The Medicare Payment Advisory Commission (MedPAC), an influential federal advisory panel, announced their latest views on slowing the rate of Medicare’s pharmaceutical spending on Thursday. MedPAC’s broad aim is to curb rising spending, while maintaining appropriate access to treatment. The Commission reported Thursday that Part B pharmaceutical spending doubled to $22 billion between 2007 and 2015, including copays from Medicare beneficiaries.

MedPAC is considering several options related to Part B drug reimbursement, including reducing Medicare’s 6 percent addition to the average sales price (ASP) reimbursement to 3 ½ percent for medicines provided in office, adding a flat fee of $5 per script, and limiting future increases to an inflation benchmark.  The Commission also suggested driving down group costs by grouping similar drugs under a common billing code in order to generate more competition between manufacturers of name-brands and generics. All recommendations will be released next fall in a formal report to Congress and the Centers for Medicare and Medicaid Services (CMS) on drug spending, but they must first pass through several more meetings before being refined and finalized.

Commission members broadly supported the themes of the proposal, but differed in opinion on topics such as whether consolidated billing codes would result in greater use of biosimilar and generic drugs. Commissioner Amy Bricker warned that “copycat” biotech drugs could disrupt the market at a time of transition for many manufacturers. Many doctors have already objected to a similar drug reimbursement plan laid out by Medicare, stating that they would lose money if the growth in prices should exceed an inflation benchmark. The proposal will be further discussed at the January MedPAC meeting (January 12/13).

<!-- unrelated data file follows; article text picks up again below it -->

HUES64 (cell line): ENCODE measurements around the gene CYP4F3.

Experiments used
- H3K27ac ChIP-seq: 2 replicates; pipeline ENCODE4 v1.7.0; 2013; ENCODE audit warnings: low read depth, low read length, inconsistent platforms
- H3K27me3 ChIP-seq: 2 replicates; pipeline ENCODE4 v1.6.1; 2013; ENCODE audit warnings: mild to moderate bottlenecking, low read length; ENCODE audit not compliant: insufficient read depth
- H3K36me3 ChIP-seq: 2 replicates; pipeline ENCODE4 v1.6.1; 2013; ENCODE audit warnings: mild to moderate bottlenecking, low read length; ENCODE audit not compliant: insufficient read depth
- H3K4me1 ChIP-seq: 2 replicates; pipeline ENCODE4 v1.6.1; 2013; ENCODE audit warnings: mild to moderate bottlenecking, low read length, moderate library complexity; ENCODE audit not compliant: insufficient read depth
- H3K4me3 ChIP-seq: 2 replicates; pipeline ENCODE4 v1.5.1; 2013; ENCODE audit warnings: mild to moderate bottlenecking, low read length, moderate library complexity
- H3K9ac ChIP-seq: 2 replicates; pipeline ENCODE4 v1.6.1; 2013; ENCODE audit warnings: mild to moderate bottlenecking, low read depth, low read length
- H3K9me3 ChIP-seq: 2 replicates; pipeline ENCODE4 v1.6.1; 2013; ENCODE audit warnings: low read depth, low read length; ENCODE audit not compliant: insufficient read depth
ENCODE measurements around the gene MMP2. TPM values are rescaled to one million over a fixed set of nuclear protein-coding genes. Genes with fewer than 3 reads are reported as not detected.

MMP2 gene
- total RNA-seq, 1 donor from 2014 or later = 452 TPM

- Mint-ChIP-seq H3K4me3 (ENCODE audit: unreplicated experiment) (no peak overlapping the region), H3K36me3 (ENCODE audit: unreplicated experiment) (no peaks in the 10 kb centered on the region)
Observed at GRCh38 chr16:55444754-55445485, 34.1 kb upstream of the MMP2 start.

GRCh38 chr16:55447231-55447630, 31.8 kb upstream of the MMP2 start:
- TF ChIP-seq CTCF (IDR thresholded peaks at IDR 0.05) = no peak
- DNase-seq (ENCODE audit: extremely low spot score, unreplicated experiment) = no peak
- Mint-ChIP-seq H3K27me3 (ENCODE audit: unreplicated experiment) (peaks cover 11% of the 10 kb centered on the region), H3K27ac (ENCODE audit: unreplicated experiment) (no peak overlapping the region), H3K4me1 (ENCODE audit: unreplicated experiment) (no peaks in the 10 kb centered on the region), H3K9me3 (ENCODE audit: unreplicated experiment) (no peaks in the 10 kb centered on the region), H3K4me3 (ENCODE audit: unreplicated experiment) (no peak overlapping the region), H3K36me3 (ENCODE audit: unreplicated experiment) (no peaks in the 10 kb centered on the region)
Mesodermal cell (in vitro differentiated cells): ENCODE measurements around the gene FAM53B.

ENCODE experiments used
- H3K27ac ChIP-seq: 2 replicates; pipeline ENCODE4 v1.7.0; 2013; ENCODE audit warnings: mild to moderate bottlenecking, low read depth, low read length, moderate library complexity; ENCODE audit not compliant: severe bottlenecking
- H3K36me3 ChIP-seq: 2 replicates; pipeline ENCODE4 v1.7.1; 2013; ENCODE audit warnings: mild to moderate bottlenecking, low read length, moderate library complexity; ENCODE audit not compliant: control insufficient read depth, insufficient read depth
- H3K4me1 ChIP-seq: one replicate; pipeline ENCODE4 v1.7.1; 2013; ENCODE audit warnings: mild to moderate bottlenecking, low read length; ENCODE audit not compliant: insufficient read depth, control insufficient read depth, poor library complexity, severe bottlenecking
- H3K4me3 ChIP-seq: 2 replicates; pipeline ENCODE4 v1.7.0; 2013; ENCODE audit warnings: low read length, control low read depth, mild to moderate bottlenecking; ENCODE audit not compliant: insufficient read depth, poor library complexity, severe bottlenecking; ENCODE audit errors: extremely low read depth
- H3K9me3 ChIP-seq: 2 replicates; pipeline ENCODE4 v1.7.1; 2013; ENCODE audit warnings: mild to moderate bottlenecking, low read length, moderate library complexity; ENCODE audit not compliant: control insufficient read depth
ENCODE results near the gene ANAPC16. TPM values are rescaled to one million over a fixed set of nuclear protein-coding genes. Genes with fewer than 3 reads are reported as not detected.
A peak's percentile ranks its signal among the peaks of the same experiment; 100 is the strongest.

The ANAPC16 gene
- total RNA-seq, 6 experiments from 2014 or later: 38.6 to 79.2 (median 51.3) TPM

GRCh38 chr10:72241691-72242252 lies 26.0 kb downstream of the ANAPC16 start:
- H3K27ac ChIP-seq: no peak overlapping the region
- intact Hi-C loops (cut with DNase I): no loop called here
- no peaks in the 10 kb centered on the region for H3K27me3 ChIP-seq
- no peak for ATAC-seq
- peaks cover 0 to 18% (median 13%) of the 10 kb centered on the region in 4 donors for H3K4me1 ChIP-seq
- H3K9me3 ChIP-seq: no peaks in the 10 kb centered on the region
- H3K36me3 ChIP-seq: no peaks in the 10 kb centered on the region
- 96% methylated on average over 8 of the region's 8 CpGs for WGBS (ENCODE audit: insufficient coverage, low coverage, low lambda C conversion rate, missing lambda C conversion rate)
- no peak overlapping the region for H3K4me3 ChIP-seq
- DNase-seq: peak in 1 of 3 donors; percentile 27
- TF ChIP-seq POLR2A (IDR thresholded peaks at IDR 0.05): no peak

GOP Lawmakers Explore Options to Block Obamacare Settlements

GOP lawmakers are looking at a “dozen” options in an attempt to block the White House from paying insurance companies hundreds of millions of dollars to settle ten lawsuits brought by the insurance industry. Republicans are labeling the lawsuits as a “bailout” of Obamacare that “circumvents the will of Congress,” but insurance providers claim they are just seeking reparation for the revenue they’ve lost as a consequence of participation in the Obamacare health exchanges. Massive settlements from the lawsuits could deplete the obscure “Judgment Fund” within the Treasury Department that is typically used to close out federal legal disputes. And whether federal officials will actually pursue the settlements remains a mystery, but lawyers for the House Energy and Commerce Committee are exploring whether insurer settlements would comply with current law and what legislation could be passed to block them. Sen. John Barrasso (R-WY) was quoted stating his party’s intent to insert prohibitive language into the end-of-year spending bill.

An Obamacare provision establishing risk corridors was originally designed to cushion insurers against heavy losses by shifting money from those faring better to those faring worse, but nowhere near enough money has come in to cover the payouts, meaning insurers have been left with major gaps in their balance sheets. The $363 million insurers paid into the program the first year was far short of the $2.87 billion they were promised. And although The Department of Justice dismissed two of the insurer lawsuits last month citing recent legislation by Congress to limit the funds as reason, a memo from the Centers of Medicare and Medicaid Services (CMS) alarmed Republicans with language that suggested the administration was open to settling the lawsuits. Last month, 46 House Republicans wrote to HHS Secretary Sylvia Mathews Burwell saying they are committed to “exhausting all legislative and judicial options” to prevent such an outcome.